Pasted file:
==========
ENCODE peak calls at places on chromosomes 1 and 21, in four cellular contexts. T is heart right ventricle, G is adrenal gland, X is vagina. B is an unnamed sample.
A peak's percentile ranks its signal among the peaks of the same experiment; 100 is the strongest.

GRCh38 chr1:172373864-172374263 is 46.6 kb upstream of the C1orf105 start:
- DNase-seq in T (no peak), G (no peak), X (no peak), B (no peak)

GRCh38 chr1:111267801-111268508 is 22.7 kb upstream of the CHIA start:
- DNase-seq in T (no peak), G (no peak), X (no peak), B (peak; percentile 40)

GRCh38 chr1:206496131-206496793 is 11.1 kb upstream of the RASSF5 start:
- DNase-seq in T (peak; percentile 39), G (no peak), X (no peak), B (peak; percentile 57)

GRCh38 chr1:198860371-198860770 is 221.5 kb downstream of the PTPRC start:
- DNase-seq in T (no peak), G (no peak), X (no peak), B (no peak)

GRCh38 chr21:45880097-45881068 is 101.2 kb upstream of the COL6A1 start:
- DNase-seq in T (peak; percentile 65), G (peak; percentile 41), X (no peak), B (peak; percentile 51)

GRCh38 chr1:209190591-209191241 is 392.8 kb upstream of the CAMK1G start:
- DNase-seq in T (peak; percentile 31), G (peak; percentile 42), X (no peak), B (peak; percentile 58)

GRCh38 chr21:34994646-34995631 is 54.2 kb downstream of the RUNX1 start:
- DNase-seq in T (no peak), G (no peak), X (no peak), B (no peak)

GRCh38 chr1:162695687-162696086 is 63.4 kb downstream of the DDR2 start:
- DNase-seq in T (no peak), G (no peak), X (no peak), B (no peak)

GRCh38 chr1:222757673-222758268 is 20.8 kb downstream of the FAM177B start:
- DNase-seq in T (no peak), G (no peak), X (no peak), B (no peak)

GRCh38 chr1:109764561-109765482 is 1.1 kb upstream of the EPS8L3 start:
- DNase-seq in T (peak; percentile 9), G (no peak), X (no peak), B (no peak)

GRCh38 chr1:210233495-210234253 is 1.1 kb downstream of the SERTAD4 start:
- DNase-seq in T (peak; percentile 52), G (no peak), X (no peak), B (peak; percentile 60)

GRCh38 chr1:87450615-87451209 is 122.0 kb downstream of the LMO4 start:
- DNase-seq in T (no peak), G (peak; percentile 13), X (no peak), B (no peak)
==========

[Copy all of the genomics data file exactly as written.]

ENCODE peak calls at places on chromosomes 1 and 21, in four cellular contexts. T is heart right ventricle, G is adrenal gland, X is vagina. B is an unnamed sample.
A peak's percentile ranks its signal among the peaks of the same experiment; 100 is the strongest.

GRCh38 chr1:172373864-172374263 is 46.6 kb upstream of the C1orf105 start:
- DNase-seq in T (no peak), G (no peak), X (no peak), B (no peak)

GRCh38 chr1:111267801-111268508 is 22.7 kb upstream of the CHIA start:
- DNase-seq in T (no peak), G (no peak), X (no peak), B (peak; percentile 40)

GRCh38 chr1:206496131-206496793 is 11.1 kb upstream of the RASSF5 start:
- DNase-seq in T (peak; percentile 39), G (no peak), X (no peak), B (peak; percentile 57)

GRCh38 chr1:198860371-198860770 is 221.5 kb downstream of the PTPRC start:
- DNase-seq in T (no peak), G (no peak), X (no peak), B (no peak)

GRCh38 chr21:45880097-45881068 is 101.2 kb upstream of the COL6A1 start:
- DNase-seq in T (peak; percentile 65), G (peak; percentile 41), X (no peak), B (peak; percentile 51)

GRCh38 chr1:209190591-209191241 is 392.8 kb upstream of the CAMK1G start:
- DNase-seq in T (peak; percentile 31), G (peak; percentile 42), X (no peak), B (peak; percentile 58)

GRCh38 chr21:34994646-34995631 is 54.2 kb downstream of the RUNX1 start:
- DNase-seq in T (no peak), G (no peak), X (no peak), B (no peak)

GRCh38 chr1:162695687-162696086 is 63.4 kb downstream of the DDR2 start:
- DNase-seq in T (no peak), G (no peak), X (no peak), B (no peak)

GRCh38 chr1:222757673-222758268 is 20.8 kb downstream of the FAM177B start:
- DNase-seq in T (no peak), G (no peak), X (no peak), B (no peak)

GRCh38 chr1:109764561-109765482 is 1.1 kb upstream of the EPS8L3 start:
- DNase-seq in T (peak; percentile 9), G (no peak), X (no peak), B (no peak)

GRCh38 chr1:210233495-210234253 is 1.1 kb downstream of the SERTAD4 start:
- DNase-seq in T (peak; percentile 52), G (no peak), X (no peak), B (peak; percentile 60)

GRCh38 chr1:87450615-87451209 is 122.0 kb downstream of the LMO4 start:
- DNase-seq in T (no peak), G (peak; percentile 13), X (no peak), B (no peak)